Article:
The wind chill in Toledo was hovering at about 6 below zero Tuesday afternoon, so Burt Williams decided to play golf with his buddies.
What else are you going to do when it’s that cold? It’s not like you want to spend any time outside.
“I walked in wearing gloves and a hat, and now I’m playing a course out in California,” Mr. Williams said.
Mr. Williams is not a devotee of the Polar Bear Plunge, nor is he delusional. No more than any other golfer, anyway. But he was teeing it up at Spyglass Hill Golf Club. Sort of.
The course, located on the Monterey Peninsula in California, is one of 42 simulations available to players at Fore Golfers, an indoor golfing center in Holland.
Days like Tuesday keep owner Justin Rist happy.
“I’m hoping for a long winter,” he said. “I’m hoping for snow in April.”
Fore Golfers opened in November, five years — and much number-crunching — after Mr. Rist first played a simulated round of golf and thought it might make for a good business venture.
“It started real slow, which was nice because I got used to everything. Then I started getting a little nervous there, but it just took off,” he said. “We’re real happy with how well it’s been going.”
All four of the simulators were in use Tuesday.
Fore Golfers uses simulators built by Maumee-based aboutGolf Ltd., one of the leaders in golf simulation technology. Golfers use their own clubs and hit a real ball into a giant screen. The ball has been specially marked so the simulator’s camera can pick up its spin.
The cameras also compute things such as clubhead speed and launch angle.
That’s relayed onto a large screen where the players can watch an extremely detailed display of their shot.
“It’s a lot more real than I thought it was going to be,” said Mr. Williams of Swanton.
“The way it picks the spin up, and the distance [I hit each club] from what I play outside to coming in here, it’s almost exact. It’s within five or six yards.”
Hit one thin and the simulator dutifully will show your ball plunging into the water. Hit it sweet and you can watch your shot drop onto the green and sit down like a well-trained dog.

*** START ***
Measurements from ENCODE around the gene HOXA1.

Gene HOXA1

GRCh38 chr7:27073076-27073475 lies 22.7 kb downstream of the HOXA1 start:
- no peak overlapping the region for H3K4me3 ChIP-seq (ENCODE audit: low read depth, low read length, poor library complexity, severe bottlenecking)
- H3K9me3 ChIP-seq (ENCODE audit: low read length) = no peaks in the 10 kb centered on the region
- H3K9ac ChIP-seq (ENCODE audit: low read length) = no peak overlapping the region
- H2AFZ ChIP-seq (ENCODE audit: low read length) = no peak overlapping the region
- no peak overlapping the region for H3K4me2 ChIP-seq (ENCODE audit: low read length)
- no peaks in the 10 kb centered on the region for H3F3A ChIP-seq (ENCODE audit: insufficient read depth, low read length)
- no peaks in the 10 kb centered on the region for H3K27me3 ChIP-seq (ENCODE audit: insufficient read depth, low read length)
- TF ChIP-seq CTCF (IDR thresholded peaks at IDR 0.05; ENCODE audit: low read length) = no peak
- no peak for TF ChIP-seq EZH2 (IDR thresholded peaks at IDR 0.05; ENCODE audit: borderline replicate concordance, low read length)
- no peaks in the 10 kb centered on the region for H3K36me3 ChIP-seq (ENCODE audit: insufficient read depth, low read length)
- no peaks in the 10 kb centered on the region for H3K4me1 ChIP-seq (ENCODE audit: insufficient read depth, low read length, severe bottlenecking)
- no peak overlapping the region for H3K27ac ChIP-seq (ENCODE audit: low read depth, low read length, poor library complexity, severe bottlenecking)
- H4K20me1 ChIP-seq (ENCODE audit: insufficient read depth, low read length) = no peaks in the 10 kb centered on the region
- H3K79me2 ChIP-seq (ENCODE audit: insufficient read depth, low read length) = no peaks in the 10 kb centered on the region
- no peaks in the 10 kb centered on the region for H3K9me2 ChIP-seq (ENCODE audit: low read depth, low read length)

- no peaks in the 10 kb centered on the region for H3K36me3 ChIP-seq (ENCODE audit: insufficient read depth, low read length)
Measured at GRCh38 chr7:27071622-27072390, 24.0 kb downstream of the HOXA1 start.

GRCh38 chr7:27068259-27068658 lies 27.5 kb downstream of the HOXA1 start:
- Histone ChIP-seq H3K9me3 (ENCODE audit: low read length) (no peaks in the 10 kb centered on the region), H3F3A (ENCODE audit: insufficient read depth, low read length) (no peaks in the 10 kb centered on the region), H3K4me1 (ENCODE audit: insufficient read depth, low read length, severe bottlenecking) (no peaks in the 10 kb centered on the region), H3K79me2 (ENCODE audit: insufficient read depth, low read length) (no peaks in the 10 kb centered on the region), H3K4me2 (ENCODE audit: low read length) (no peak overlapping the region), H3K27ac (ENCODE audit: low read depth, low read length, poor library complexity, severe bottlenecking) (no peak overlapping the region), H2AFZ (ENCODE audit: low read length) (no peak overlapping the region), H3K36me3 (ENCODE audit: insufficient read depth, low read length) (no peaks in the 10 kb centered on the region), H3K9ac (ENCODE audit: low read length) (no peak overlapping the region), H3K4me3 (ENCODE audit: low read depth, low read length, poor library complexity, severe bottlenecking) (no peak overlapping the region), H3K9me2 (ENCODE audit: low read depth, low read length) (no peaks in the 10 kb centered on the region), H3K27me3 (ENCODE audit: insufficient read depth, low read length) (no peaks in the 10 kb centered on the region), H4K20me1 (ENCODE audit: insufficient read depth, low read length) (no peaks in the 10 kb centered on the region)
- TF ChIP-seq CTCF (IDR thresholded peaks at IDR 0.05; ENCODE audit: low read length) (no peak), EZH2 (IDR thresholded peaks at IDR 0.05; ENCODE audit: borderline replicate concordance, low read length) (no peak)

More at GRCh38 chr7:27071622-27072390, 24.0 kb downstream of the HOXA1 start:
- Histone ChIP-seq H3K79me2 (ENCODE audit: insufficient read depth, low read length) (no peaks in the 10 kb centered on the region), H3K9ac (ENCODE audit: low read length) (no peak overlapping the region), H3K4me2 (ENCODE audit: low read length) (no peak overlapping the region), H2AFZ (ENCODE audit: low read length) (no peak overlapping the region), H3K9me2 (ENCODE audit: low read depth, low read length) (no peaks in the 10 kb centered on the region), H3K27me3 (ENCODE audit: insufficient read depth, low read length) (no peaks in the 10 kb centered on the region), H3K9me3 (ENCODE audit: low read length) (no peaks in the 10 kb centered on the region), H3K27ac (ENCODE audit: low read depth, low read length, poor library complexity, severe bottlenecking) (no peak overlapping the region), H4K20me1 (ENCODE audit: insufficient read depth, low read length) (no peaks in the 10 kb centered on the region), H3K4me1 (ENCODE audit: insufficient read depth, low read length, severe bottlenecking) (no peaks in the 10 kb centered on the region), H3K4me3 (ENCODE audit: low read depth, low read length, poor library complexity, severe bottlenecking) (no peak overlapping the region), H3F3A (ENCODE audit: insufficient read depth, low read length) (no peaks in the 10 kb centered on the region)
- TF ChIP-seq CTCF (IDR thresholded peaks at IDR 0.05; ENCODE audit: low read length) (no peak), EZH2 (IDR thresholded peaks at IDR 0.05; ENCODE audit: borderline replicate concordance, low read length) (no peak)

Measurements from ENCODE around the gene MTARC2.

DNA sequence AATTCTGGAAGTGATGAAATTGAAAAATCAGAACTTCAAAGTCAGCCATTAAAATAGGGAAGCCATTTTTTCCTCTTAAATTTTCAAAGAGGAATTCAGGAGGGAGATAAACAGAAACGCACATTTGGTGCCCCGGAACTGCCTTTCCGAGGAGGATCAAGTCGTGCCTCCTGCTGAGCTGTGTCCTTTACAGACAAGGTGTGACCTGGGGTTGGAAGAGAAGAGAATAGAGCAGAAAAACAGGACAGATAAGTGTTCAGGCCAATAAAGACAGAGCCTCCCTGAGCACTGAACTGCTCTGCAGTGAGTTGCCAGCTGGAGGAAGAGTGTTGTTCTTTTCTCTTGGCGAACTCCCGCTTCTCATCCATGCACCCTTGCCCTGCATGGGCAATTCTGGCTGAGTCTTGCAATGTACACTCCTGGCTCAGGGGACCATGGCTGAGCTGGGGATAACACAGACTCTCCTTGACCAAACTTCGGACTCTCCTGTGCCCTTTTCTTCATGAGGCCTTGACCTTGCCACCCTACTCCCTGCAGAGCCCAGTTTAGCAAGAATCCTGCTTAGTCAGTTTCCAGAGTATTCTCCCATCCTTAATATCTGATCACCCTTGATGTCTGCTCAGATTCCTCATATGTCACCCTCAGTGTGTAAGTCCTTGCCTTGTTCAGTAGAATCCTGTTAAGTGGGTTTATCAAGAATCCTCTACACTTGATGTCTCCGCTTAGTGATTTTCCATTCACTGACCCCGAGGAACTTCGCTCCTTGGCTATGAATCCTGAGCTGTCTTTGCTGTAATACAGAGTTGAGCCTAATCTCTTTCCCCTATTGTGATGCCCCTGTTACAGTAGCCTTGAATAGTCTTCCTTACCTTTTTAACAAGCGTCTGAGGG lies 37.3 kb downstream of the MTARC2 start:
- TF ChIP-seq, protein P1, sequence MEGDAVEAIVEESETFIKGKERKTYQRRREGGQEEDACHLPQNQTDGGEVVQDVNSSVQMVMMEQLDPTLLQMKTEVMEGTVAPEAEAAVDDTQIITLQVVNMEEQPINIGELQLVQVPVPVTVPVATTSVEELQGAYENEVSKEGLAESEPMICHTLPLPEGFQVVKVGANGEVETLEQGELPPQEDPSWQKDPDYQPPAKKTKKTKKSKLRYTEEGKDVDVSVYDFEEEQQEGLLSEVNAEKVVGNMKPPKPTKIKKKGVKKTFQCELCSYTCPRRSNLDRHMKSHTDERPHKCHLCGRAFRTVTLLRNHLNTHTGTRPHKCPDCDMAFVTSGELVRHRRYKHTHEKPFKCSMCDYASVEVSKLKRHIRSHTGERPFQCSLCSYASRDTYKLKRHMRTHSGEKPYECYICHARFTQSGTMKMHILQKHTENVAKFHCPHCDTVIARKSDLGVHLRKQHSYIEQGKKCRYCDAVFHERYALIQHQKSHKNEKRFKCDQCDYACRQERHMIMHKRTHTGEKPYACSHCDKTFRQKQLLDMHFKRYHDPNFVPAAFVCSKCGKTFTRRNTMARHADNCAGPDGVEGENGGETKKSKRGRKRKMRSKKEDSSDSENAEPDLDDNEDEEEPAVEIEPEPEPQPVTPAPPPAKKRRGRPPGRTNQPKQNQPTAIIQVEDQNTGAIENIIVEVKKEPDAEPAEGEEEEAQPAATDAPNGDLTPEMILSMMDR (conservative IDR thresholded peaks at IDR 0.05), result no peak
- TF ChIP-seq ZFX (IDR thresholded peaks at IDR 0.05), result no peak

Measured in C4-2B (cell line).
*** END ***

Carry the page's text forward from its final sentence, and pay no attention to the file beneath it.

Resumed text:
“It’s amazing how accurate they are,” Mr. Rist said.
All that comes at a price, however, as the wide-screen simulators start at about $60,000 apiece.
Even so, Fore Golfers isn’t the only game in town.
Blue Skies Fore Ever, off Shoreland Avenue in Point Place, opened in 2011 with six simulators.
David Gigax, daytime manager at Blue Skies, said business has been good, especially this time of the year.
“Any time there’s snow on the ground, that helps,” he said Tuesday.
Inside, it’s 65 degrees. Some guys come in to play in shorts and T-shirts.
A PGA golf pro, Mr. Gigax said the technology is impressive.
“My yardages are right on when I make a good swing,” he said. “It’s as close as you can get to real golf without playing outside.”
Because of the distance between the two facilities, Mr. Gigax doesn’t think one will pull many customers from the other. Golfers can play a simulated round at other places in the area, including Tamaron Country Club on West Alexis Road.
Once the weather improves enough for players to enjoy a comfortable round of golf outside, the indoor facilities look mainly to special events, such as bachelor parties.
Steve Anglemyre, who golfs regularly during the summer, said playing the simulator is a good way to keep sharp and avoid losing your swing through the winter drought.
“I play all the time up here,” he said Tuesday at Fore Golfers. “I just live right down the road, so this was like a godsend for me when it opened up.”
Like outdoor golf courses, the rates vary based on when you play. Golfers get an hour for 18 holes. The facilities also offer leagues.
Mr. Rist said the most popular courses are Pebble Beach Golf Links and TPC at Sawgrass
“That’s the best thing about it here,” he said. “You’re getting to play courses you’re never going to get to play outside.”
Contact Tyrel Linkhorn at firstname.lastname@example.org or 419-724-6134.